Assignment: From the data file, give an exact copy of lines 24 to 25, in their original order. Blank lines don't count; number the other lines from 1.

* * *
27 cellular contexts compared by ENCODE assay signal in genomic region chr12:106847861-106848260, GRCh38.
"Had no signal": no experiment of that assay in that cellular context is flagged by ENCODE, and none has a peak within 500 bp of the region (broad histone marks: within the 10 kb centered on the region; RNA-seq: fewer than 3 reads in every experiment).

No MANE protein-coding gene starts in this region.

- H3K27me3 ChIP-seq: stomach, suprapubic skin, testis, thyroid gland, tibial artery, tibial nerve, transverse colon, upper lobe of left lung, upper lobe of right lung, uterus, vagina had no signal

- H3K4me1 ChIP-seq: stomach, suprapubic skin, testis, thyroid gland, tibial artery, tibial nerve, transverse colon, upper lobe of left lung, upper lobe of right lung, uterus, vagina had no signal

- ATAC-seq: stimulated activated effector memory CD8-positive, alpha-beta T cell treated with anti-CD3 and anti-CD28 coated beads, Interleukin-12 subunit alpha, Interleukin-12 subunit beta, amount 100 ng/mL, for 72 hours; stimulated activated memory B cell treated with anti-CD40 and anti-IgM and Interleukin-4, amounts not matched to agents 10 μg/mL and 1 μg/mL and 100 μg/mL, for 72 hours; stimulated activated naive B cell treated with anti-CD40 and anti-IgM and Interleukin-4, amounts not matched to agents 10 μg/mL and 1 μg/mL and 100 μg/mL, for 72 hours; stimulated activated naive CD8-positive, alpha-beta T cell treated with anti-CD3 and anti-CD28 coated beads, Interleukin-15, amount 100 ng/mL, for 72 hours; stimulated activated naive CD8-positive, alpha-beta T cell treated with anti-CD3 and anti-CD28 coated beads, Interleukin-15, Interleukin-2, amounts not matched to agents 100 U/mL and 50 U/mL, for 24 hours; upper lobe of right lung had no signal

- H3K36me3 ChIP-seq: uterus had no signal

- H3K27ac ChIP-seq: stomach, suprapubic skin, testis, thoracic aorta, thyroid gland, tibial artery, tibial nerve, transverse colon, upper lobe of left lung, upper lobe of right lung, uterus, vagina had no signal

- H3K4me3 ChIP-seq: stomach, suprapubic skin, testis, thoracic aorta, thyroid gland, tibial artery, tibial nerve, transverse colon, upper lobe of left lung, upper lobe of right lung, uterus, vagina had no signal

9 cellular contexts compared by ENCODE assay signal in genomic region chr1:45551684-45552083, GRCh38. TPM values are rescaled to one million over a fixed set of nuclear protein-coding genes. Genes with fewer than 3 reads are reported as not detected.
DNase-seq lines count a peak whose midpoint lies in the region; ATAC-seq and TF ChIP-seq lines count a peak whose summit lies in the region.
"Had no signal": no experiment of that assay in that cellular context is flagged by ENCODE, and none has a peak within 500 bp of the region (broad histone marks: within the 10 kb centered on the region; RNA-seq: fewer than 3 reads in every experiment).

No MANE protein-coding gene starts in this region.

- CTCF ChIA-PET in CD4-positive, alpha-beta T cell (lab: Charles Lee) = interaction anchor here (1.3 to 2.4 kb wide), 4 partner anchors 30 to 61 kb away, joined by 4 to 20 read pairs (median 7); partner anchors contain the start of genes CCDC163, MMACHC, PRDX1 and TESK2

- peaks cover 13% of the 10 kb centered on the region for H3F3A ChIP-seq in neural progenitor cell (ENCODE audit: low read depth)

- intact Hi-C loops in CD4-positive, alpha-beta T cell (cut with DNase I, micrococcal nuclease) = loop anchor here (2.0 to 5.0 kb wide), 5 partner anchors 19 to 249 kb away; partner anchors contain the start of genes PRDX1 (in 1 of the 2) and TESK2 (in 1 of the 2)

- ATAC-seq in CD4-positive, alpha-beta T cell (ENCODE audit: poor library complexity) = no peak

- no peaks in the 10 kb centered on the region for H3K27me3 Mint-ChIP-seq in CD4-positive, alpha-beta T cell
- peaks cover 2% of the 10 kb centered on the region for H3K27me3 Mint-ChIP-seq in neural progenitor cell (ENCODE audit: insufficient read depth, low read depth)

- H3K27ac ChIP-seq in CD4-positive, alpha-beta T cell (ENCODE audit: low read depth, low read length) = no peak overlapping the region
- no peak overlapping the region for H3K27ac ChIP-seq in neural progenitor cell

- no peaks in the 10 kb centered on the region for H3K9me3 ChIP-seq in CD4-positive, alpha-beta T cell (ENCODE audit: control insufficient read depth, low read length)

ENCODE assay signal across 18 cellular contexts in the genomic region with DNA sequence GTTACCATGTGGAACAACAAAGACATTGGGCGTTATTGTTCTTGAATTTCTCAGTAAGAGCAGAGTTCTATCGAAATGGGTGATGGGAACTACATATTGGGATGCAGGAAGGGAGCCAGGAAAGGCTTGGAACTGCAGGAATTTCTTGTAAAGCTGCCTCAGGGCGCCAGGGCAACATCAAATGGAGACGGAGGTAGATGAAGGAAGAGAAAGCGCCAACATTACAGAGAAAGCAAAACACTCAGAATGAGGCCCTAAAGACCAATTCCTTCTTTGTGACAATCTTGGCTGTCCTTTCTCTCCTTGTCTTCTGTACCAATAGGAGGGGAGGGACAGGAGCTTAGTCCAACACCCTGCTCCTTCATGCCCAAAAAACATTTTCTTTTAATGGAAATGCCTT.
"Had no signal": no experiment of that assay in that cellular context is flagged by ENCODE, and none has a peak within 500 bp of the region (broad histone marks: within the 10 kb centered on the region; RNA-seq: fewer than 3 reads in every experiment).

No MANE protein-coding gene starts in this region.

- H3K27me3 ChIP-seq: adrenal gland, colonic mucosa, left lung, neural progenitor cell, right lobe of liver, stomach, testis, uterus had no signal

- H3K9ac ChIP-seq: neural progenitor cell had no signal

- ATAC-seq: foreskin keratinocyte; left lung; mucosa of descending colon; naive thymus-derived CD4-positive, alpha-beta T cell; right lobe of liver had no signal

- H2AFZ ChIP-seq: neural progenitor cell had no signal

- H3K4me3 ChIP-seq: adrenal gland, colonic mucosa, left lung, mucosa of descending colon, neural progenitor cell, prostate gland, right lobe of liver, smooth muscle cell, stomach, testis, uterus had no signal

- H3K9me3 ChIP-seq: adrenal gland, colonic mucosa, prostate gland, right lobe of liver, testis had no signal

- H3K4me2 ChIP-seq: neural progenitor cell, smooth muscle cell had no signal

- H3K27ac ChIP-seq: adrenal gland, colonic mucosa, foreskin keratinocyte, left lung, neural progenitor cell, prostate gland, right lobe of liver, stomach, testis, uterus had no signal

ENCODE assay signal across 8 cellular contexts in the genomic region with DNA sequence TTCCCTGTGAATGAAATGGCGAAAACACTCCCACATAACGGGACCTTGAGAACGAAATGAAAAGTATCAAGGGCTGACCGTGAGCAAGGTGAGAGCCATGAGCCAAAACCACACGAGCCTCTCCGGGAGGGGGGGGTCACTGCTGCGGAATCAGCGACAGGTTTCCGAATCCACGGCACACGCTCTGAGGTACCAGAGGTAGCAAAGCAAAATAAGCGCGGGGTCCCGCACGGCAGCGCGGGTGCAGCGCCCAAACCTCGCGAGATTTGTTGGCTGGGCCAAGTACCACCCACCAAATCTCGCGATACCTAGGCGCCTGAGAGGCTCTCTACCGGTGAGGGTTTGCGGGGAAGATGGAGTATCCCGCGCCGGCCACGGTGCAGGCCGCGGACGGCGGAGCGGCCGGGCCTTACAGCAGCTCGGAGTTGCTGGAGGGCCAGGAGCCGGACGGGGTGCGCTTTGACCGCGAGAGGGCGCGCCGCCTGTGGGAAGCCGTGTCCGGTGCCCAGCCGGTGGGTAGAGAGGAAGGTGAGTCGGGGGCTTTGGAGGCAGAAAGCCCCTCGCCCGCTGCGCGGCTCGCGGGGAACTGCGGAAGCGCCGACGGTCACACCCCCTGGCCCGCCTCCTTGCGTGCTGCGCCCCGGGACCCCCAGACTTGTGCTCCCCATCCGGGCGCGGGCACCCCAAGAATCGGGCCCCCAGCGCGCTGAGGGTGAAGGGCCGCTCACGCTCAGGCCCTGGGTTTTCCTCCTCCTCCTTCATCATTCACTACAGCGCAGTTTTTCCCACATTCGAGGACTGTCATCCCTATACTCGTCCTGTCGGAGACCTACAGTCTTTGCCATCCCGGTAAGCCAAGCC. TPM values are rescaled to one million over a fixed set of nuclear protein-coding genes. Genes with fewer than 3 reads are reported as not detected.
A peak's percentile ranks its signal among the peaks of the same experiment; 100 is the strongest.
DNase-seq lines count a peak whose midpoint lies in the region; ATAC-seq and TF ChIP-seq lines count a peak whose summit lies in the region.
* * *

"Had no signal": no experiment of that assay in that cellular context is flagged by ENCODE, and none has a peak within 500 bp of the region (broad histone marks: within the 10 kb centered on the region; RNA-seq: fewer than 3 reads in every experiment).

No MANE protein-coding gene starts in this region.